rumors were reported and invesgated between August
and September, 2014. All alerts and rumors were
invesgated within 24 hours. 13 conrmed cases were
isolated in the Ebola Treatment Center (ETC). 9 were
discharged and 5 died. Our response was eecve and
successful in rapidly controlling the outbreak because of
available laboratory capacity and local human resources and
infrastructure that were rapidly mobilized with eecve
results. Strong government leadership and commitment,
country ownership of response acvies, eecve
community awareness and engagement, strong
coordinaon of partners and harmonizaon of resources
and the unprecedented support from the private sector,
media organizaons and professional bodies contributed to
the success.
Conclusions: The key lessons learned reinforce the
importance of country ownership of epidemic preparedness
and response acvies and building local capacity for the
crical improvements that are sll needed to strengthen
early warning systems and improve rapid response
capabilies in preparaon for any future outbreaks.
Keywords: Ebola outbreak; Nigeria; Lessons learned;
Outbreak response; Epidemic preparedness
List of Abbreviaons
BSL: Biosafety Level; CDC: Centers for Disease Control and
Prevenon; EVD: Ebola Virus Disease; DNA: Deoxyribonucleic
Acid; ETC: Ebola Treatment Center; EEOC: Ebola Emergency
Operaons Center; FMOH: Federal Ministry of Health, HR:
Human Resources, IDSR: Integrated Disease Surveillance and
Response; IHR: Internaonal Health Regulaons; IPC: Infecon
Prevenon and Control; MOH: Ministry of Health; MSF:
Médecins Sans Froneres; NFELTP: Nigeria Field Epidemiology
and Laboratory Program; NGO: Non-governmental Organizaon;
RT-PCR: Reverse Transcriptase-Polymerase Chain Reacon; VHF:
Viral Hemorrhagic Fever; WHO: World Health Organizaon
Introducon
An extra-ordinary outbreak of Ebola which started in Guinea
in December 2013 rapidly spread to Liberia and Sierra Leone in
2014 aecng at least eight countries with 28,646 cases and
over 11,323 deaths [1]. The disease was introduced into Nigeria
on the 20th July 2014 by a 40 year old man who arrived Lagos by
air from Liberia. It was the rst me EVD was spread to any
country by air travel [2]. The introducon also marked the onset
of Nigeria’s rst outbreak of Ebola virus disease (EVD) which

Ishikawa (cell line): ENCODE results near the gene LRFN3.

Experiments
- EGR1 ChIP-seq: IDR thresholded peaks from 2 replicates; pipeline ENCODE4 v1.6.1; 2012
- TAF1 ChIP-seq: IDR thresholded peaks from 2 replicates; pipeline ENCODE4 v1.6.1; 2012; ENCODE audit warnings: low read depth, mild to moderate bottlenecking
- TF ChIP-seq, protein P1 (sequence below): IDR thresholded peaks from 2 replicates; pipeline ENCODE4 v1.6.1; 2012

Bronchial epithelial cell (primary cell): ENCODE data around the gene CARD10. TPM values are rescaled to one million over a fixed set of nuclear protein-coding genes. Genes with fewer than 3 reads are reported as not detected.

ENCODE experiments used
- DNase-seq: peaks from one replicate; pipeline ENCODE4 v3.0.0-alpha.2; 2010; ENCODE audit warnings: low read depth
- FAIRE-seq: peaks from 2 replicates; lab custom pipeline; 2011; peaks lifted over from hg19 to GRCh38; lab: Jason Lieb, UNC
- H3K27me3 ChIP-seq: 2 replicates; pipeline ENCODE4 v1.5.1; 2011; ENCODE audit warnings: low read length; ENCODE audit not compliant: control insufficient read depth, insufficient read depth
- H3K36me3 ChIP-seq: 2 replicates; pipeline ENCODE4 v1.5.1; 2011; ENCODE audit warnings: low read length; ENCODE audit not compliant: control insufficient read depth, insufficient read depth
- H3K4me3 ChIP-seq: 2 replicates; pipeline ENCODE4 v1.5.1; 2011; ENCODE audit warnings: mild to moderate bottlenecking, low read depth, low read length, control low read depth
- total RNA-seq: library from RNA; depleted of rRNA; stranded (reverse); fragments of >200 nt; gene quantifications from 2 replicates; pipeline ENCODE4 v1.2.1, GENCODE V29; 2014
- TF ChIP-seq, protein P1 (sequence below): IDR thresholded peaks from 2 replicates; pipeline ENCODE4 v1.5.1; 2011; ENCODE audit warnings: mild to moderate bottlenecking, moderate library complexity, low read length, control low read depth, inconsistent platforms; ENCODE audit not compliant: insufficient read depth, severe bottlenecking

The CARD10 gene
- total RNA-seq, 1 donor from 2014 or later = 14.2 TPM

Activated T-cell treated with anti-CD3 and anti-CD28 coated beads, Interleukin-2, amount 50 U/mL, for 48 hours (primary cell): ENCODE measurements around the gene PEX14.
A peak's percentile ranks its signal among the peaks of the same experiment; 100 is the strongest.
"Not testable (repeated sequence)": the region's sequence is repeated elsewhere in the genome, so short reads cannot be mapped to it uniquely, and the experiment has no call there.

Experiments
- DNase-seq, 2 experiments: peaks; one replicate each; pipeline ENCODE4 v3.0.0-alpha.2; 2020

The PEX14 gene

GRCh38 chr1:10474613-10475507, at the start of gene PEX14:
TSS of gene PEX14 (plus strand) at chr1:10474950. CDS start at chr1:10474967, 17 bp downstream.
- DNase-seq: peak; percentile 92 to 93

lasted between July and September 2014, aected two complex
mega cies, Lagos and Portharcourt with a combined populaon
Perspective
iMedPub Journals
http://www.imedpub.com/
DOI: 10.21767/1989-5216.1000171
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of 25 million and a high inux of people from neighboring
countries with limited supporve infrastructure. Many crowded
slums and squaer selements exist in both cies providing a
good seng for the rapid spread of EVD and making control
dicult. The spread of EVD to Lagos caused great concern in the
internaonal community and triggered the declaraon of a
Public Health Emergency of Internaonal Concern (PHEIC) by the
Director General of the World Health Organizaon (WHO).
Overall, the outbreak recorded 20 cases were with 8 deaths, and
was declared over by the WHO on October 20, 2014 [3].
The Nigerian Centre for Disease Control (NCDC) of the Federal
Ministry of Health (FMOH) in collaboraon with the State
Ministries of Health in Lagos and Rivers States ulized exisng
local capacies and the Integrated Disease Surveillance and
Response (IDSR) system to rapidly diagnose and control the EVD,
while also repurposing exisng public health resources to
address the new challenges posed.
This paper describes the key acvies of the response,
highlights key achievements and presents major lessons learned
and implicaons for future epidemic preparedness. These could
provide valuable informaon for developing countries that are
reinforcing their epidemic preparedness and response capacies
for future outbreaks of EVD and other epidemic-prone diseases.
Methods
The EVD response in Nigeria was led by the NCDC of the
federal ministry of health in collaboraon with the Lagos and
Rivers States Ministry of Health, research and academic
instuons, private sector organizaons and internaonal
technical partners. The approach used was a coordinated and
integrated rapid implementaon of EVD control measures using
muldisciplinary teams [4].
Standard case denion
The WHO standard case denion for EVD was adapted and
used:
Suspected case denion: A suspected EVD case under
invesgaon is dened as any person with or without known
history of travel or stay in a country that has reported contact
with at least one conrmed case of EVD, within a period of 21
days before the onset of symptoms [5], and who presents with:
Sudden onset of high fever (>38.0°C) and at least three of the
following symptoms:
Headache, voming, diarrhea, anorexia/loss of appete,
lethargy, stomach pain, aching muscles or joints, sore throat,